Brothers with ovaries

Somebody died of ovarian cancer and YOU are a bigot because something something language.

The linked article is about transgender waffle, so we recommend a strong cup of coffee and the expectation of having to re-read it a few times to work out what is going on while the nouns and pronouns we’ve accepted as settled for thousands of years are wrestled in to new meaning.

The TL:DR version is, man’s sister decided she was a man, lived that way for a long while, didn’t have medical checks appropriate to her biology, died of ovarian cancer. As a consequence, YOU must change the way you use language to prevent this ever happening again.

Putting the tragedy of the death aside, there’s some unintentional hilarity to be had in the article, such as:

But monitoring requires trans people, in the first instance, to engage with parts of their former self. “For those less-seen cancers there can be that real bodily disconnect and not wanting to psychologically engage with that part of the body,” says Dr Berner.

Which is a diplomatic way of saying, “you can pretend you are something you are not but reality doesn’t care”.

This statement is interesting:

“So some of the national screenings aren’t picked up: cervical screening in trans men – they’re not called. GPs are encouraged to make their own register for those patients. But that doesn’t always happen. Some GPs are not aware of the risk. It involves education on both sides and building a culture of greater trust in the healthcare profession.”

Imagine being a GP with a trans person on your patient list. It’s time for a regular, age-based check up for testicular or ovarian cancer. Do you, A. Call them in and risk this type of reaction or, B. Go to the next person on the list?

As for the “education” needed, one imagines a possible cause of the problem may lie in the fact the trans people demanded their medical records are amended to say the opposite gender to the one they are, biologically-speaking.

To prevent this confusion ever happening again, a charity has been set up. The work it’s doing is vital, really making a massive difference to humanity:

Following extensive work with trans and non-binary groups, the task was to find language and images that would be inclusive of those whose bodies might not fit into typical ideas of chests or breasts. The two charities opted to use pictures of fruit as a guide for what to look out for: changes in size, shape, skin texture, lumps or nipple discharge.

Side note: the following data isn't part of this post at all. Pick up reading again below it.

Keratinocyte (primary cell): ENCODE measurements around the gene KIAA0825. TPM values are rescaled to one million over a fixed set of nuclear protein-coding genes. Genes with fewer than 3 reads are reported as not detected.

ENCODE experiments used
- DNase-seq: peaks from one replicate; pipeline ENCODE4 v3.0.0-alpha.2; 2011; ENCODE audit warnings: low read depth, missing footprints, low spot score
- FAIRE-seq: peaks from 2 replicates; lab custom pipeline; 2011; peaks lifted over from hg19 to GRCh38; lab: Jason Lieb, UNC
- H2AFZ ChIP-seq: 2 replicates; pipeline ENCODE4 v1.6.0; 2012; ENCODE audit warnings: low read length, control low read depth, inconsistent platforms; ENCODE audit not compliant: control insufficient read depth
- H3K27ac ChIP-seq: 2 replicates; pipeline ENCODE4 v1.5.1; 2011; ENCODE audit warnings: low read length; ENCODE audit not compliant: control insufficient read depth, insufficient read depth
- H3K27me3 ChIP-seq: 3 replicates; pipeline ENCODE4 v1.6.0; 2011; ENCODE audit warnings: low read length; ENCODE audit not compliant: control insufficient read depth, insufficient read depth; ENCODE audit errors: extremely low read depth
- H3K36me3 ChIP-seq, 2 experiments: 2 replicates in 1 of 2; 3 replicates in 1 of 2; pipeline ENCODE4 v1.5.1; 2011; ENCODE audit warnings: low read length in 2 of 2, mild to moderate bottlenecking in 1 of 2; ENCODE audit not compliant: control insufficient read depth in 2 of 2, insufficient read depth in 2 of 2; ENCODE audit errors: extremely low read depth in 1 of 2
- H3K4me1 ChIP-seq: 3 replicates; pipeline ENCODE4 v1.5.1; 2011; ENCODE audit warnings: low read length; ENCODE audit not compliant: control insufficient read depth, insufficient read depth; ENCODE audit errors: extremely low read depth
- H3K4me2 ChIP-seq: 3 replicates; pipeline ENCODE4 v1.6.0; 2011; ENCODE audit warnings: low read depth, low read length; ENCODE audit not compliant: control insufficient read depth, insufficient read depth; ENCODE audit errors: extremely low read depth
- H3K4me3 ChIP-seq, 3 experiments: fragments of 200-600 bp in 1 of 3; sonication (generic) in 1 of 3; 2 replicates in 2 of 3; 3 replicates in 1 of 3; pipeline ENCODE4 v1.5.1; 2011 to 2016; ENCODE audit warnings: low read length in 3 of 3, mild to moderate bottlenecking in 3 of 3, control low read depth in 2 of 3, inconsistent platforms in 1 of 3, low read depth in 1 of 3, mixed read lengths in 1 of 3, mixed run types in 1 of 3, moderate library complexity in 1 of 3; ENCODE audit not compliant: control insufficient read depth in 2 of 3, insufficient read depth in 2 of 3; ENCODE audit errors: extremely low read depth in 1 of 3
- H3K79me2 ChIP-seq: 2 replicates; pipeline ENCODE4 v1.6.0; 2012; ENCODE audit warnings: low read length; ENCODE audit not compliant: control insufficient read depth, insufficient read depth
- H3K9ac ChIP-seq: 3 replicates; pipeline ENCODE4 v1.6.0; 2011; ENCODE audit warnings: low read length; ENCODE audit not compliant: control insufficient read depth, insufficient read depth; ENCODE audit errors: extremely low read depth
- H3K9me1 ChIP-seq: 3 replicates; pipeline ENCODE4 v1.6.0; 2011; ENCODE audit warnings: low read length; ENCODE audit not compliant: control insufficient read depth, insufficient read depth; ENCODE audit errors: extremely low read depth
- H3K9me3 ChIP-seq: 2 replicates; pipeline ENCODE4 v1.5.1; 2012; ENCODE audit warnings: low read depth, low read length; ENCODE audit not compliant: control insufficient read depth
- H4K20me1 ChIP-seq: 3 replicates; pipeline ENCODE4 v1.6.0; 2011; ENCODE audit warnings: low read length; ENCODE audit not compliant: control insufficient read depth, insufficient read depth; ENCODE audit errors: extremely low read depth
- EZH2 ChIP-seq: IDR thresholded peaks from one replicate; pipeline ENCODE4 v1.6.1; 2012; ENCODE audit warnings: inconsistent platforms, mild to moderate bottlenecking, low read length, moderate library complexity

Curious readers might wonder whether this campaign is perhaps not addressing the root cause of the problem but the symptoms instead?

If confirmation were needed, there’s an interesting small detail in the article suggesting denial of discomforting reality is a family trait:

The Duncans do not stage funerals – they don’t believe in them – and so Sean did not have one either. Instead, Duncan is left considering the loss of his big brother. “What could there have been?” he asks. “I’ve never indulged myself in [thinking about] that because that’s where the genuine sadness lies – the missing years. It’s difficult. Grief is indeed the price you pay for love.”

Bill’s Opinion

I have huge sympathy for people who are uncomfortable with their body, it must be a terrible daily struggle to find an acceptable way of existing.

My sympathy ends, however at the point you demand I change my life, including the meaning of language I and millions of others have tacitly agreed to since language existed.

Going along with a pretence you are something you are not may be a kindness we can offer trans people. Extending that pretence into the realms of the medical however, is irresponsible and, ultimately, cruel.

Your inability to engage with reality has consequences, some of which may cause you avoidable harm.

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